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Chickadee mama

IMGP6600We’ve been scrupulously avoiding the chickadee nest to not put her off, but we haven’t seen chickadees in the area for ages.  So when H.W. asked “can we go look in the nest yet?” I agreed because I was dying to know too.  It’s been about three weeks so I was assuming they had abandoned it because of us.  We tiptoed over and peeked in.  She’s in there!  At least eight inches down in a cylindrical hole smaller than a pop can, I saw the top of her little black cap and her beak, looking around.  Yay!  We didn’t put her off; she’s busy making some more tiny chickadees.  What a super-secure little silo of a nest.  No wonder chickadees seem pretty reproductively successful.

Chickadees

The daily birdsong here is breathtaking.  Constant, loud, varied.  Several kinds of woodpeckers, and other birds I don’t recognize beyond their type-wrens, juncos, finches.  The songbird life is rich.

In particular the chickadees seem to have no concern about having us as neighbours.  There’s one or two always chatting in a tree right over my head, or flitting by, or bouncing on a branch nearby.  One’s around me so often I feel like I’m being followed.  H.W. says they are not following him.  I think chickadees are endlessly adorable with their fast, perky energy.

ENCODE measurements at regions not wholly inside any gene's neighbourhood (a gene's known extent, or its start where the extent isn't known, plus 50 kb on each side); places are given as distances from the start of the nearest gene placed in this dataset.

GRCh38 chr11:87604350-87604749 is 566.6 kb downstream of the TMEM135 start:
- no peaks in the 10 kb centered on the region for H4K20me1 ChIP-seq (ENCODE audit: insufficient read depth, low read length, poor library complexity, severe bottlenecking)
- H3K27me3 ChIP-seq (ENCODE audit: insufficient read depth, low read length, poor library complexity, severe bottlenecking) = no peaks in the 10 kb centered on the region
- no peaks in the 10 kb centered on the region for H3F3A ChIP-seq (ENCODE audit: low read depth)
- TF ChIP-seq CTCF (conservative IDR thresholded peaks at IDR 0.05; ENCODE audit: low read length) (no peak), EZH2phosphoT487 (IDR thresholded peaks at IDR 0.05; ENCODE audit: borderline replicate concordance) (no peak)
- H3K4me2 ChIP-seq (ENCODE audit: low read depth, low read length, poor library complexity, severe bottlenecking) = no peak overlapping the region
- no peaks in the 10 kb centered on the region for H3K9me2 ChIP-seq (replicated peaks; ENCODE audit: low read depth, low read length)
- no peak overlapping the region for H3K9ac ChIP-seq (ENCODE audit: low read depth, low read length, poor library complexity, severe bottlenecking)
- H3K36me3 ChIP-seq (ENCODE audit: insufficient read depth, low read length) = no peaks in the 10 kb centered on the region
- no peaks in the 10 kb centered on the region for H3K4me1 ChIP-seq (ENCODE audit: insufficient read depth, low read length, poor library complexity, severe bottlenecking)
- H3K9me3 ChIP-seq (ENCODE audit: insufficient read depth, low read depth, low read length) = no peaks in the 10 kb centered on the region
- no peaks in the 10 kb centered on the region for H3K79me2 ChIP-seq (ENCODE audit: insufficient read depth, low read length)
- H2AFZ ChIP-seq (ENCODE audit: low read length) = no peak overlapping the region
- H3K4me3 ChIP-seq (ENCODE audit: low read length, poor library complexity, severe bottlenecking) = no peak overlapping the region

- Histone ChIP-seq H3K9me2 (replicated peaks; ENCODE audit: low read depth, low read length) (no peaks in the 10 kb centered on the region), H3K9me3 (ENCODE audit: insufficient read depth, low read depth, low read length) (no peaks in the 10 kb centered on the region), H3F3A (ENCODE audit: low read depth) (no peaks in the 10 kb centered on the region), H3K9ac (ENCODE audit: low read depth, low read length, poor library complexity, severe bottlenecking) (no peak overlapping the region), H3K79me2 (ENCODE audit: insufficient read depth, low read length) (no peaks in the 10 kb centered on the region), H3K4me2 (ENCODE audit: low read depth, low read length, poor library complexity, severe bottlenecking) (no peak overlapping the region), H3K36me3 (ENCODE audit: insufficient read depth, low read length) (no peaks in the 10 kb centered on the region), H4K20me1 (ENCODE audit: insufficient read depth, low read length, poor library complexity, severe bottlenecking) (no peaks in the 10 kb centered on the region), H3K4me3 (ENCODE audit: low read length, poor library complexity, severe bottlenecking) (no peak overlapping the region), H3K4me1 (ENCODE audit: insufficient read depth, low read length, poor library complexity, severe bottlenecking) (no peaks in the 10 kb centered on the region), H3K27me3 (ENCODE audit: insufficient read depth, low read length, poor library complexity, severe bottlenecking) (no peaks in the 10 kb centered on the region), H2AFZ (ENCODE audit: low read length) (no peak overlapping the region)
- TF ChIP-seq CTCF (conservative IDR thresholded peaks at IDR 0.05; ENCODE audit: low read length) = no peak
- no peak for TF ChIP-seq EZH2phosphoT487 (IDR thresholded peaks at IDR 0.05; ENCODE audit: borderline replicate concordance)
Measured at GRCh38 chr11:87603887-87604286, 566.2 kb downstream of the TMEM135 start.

It turned out we parked the camper right by a chickadee nest in the making- two, but it seemed to choose one over the other after a couple days.  It was hollowing out a dead tree started by a woodpecker.  In the first tree the hole was only deep enough for half the little bird body, so I could see the tail bobbing – what is it doing in there?  Then it would back out, fly to a nearby branch, and pfft, spit out a beakful of sawdust.  Repeat.  It seemed to choose the second tree and give up on the first, though.  This hole is lower to the ground but smaller, and the tree is only about 4” diameter.  We looked in and the cavity is about a foot deep!

Impressive for such a tiny bird, one mouthful at a time.  I haven’t seen him working on the excavation for a couple of days, so I suspect and hope that this means she’s setting on her eggs now.

*I guess he was gone courtin’;  he brought back a nice lady!  We were lucky enough to catch her inspecting the nest, and she must have approved of it, because then they both danced an excited little shimmy dance, and mated!  Proving the shimmy is universal.  So now she will be laying, and then setting.